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Thank you for including this post in your weekly round-up Claire! And for supporting other health bloggers by sharing their work. https://painpalsblog.wordpress.com/2018/01/15/7404/

Great post and information - I have shared a link on my regular feature Monday Magic – Inspiring Blogs for You! Claire (PainPalsBlog) x

Thank you soo much may God bless you in many ways ☺

I'm sorry, the blog post is a few years old so the giveaway has been closed for a while now. Perhaps you can use some of the tips above to create a care package: puzzles or magazine, (free) samples of body care products if your dad is still in the hospital, a gift card for iTunes? I also like the Gifts in A Tin from DIYMommy: https://thediymommy.com/a-gift-in-a-tin-christmas-baking-kit-gift/ (Scroll down for an overview) or an edible gift like the five bean soup IF he's medically allowed to eat that of course!: https://thehealthsessions.com/healthy-edible-gifts/ Hope your father feels better soon!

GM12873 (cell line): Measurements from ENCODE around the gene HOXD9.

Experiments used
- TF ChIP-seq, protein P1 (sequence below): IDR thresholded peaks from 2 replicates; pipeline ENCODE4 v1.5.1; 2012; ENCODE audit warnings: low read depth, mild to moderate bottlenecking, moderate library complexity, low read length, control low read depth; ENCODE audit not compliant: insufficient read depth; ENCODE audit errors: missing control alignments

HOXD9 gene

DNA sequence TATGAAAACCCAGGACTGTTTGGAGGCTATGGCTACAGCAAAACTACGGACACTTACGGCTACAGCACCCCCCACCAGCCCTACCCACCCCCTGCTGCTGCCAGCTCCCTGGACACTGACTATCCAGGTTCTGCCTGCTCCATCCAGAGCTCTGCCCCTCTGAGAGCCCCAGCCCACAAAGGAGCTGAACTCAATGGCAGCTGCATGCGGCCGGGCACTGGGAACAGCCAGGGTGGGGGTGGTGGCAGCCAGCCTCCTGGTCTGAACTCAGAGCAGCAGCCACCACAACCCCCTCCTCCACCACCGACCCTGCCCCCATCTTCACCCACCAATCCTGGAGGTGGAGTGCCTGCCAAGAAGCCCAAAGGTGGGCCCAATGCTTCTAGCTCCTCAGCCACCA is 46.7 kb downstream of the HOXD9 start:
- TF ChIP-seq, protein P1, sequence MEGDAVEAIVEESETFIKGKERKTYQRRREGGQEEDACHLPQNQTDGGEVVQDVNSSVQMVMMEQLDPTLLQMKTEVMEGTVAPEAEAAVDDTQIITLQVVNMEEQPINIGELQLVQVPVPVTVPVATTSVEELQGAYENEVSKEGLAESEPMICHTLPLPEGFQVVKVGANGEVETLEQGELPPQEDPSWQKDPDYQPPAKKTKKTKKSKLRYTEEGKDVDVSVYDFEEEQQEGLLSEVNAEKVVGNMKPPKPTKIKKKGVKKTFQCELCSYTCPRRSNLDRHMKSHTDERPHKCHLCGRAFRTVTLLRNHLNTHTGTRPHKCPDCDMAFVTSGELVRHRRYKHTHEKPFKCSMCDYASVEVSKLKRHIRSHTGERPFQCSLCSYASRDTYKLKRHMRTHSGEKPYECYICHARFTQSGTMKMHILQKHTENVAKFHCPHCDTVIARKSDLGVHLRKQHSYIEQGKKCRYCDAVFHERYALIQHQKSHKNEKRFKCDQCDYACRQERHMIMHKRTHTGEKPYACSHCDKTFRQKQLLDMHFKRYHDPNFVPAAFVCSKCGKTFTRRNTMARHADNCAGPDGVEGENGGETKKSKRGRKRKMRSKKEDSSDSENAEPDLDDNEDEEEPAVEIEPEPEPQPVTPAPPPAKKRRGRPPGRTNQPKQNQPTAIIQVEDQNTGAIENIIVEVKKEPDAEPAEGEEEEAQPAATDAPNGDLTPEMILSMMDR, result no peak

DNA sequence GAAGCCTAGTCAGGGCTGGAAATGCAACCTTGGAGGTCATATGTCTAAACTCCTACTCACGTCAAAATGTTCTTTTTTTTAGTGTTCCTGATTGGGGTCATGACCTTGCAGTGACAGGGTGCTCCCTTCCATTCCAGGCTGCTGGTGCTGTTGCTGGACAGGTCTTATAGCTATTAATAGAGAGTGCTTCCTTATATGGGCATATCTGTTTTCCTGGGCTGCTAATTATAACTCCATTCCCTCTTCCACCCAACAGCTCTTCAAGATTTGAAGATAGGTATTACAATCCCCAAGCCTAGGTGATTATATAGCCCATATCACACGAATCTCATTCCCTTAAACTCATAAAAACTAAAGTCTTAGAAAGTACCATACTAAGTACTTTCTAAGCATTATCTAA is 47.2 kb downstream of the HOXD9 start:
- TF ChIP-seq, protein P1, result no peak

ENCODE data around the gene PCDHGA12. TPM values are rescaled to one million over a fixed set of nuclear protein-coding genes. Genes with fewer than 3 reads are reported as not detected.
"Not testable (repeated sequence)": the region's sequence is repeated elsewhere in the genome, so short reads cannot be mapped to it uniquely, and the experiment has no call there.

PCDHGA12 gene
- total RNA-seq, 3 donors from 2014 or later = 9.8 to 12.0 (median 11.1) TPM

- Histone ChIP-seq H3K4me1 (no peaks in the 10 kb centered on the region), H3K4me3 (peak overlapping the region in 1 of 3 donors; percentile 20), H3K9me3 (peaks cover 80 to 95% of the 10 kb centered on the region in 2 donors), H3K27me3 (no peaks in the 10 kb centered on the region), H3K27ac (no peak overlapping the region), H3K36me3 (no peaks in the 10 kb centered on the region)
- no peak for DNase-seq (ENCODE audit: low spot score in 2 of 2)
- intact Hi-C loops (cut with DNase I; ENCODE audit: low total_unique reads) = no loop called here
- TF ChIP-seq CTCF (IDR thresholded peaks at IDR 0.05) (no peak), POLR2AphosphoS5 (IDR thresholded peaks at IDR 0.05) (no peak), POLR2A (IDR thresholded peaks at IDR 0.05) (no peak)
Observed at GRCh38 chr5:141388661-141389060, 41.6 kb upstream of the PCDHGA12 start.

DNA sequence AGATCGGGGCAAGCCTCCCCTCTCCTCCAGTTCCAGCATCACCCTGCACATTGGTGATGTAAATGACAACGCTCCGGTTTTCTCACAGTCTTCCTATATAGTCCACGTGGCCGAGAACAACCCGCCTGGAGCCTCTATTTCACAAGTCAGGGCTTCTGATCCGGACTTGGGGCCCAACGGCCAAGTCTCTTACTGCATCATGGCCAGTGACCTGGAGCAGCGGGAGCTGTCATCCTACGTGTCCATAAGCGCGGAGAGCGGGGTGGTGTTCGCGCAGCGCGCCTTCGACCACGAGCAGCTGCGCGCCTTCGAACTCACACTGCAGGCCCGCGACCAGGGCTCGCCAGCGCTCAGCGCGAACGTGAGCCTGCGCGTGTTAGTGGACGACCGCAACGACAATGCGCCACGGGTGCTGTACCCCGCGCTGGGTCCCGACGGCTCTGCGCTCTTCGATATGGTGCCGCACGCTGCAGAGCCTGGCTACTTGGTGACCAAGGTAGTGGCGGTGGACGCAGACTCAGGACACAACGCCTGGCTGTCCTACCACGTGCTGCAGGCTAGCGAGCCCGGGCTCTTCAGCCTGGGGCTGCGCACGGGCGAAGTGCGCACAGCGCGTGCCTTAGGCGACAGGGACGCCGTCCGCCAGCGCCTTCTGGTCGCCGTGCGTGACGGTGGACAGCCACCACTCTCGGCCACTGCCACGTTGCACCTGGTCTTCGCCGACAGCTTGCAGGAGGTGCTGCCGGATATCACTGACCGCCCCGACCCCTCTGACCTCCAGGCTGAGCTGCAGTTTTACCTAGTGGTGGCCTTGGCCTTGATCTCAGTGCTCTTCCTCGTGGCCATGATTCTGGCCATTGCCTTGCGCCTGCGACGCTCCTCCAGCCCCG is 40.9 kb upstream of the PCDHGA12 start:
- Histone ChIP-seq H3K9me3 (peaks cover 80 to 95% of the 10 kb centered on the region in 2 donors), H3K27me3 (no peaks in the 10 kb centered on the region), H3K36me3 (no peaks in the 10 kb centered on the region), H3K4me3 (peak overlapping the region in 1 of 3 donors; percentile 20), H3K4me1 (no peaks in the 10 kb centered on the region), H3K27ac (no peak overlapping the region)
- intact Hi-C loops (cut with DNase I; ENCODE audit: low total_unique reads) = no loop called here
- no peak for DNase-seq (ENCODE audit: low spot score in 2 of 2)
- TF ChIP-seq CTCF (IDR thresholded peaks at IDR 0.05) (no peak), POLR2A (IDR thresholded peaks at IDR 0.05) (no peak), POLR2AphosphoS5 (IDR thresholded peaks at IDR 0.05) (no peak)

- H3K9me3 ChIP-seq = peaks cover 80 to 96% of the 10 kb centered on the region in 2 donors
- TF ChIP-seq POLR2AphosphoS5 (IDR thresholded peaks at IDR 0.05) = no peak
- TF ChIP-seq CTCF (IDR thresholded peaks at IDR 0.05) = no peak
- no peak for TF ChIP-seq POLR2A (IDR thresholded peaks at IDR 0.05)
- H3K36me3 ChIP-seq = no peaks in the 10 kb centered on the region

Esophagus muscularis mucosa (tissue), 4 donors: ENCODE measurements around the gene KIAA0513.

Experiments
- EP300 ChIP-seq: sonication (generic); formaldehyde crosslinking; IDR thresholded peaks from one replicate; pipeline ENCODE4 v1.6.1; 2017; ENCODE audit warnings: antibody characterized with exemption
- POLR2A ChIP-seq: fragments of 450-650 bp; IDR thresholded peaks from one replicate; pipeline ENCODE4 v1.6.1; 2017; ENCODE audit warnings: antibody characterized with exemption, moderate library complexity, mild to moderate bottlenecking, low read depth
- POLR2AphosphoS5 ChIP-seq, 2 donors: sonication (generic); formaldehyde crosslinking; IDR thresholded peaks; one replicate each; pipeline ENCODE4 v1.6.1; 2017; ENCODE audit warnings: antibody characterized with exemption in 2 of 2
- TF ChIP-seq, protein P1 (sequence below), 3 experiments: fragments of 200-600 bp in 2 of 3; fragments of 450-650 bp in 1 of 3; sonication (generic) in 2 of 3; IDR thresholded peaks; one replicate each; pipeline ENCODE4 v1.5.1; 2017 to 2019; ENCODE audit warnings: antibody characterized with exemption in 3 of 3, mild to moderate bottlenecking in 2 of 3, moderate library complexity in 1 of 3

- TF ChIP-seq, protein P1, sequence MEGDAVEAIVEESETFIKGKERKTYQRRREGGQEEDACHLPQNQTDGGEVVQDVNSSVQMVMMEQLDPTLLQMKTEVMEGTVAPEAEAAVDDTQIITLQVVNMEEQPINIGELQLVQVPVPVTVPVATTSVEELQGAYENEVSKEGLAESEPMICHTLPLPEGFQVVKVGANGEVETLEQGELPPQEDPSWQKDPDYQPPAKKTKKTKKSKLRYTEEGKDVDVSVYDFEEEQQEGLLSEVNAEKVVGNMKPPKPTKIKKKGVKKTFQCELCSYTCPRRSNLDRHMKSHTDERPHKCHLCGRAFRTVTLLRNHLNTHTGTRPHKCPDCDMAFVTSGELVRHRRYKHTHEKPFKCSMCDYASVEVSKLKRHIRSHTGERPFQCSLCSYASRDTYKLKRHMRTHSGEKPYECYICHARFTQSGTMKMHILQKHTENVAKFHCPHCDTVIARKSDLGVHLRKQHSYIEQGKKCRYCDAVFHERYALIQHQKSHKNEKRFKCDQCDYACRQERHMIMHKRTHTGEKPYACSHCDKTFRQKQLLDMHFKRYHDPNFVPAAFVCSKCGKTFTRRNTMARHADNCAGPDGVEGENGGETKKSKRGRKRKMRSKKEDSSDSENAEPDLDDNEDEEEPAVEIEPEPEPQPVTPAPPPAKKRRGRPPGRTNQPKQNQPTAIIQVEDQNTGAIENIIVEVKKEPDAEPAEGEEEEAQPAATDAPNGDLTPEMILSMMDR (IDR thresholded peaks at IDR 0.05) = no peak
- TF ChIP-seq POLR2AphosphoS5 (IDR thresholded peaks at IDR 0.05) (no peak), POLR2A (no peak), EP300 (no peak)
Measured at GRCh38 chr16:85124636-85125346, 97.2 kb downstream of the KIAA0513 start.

I was going to leave a comment for the give away... For my dad cuz he had his gull bladder taken out a fue hrs ago but congrats... Is there a cheep way i can make something for him?

Being careful with what you eat might be a good idea if you're feeling sick or have stomach aches. Luckily, there are still plenty of things listed you can do to entertain yourself :-) Feel better soon!

When I am I'll myum doesn't let me eat so some wouldn't work 😢🍕

Hi Darci, thank you for your message. Unfortunately the guide is not available yet as a hardcover and a paperback. If that changes in the near future, I will let you know. Warm regards, Jennifer

I would like to buy this book in hard cover or paperback instead of e-book for a friend

thats #6

Super useful habits Nat! I also need to mentally unwind before bedtime or I'll be laying awake all night with thoughts racing through my mind.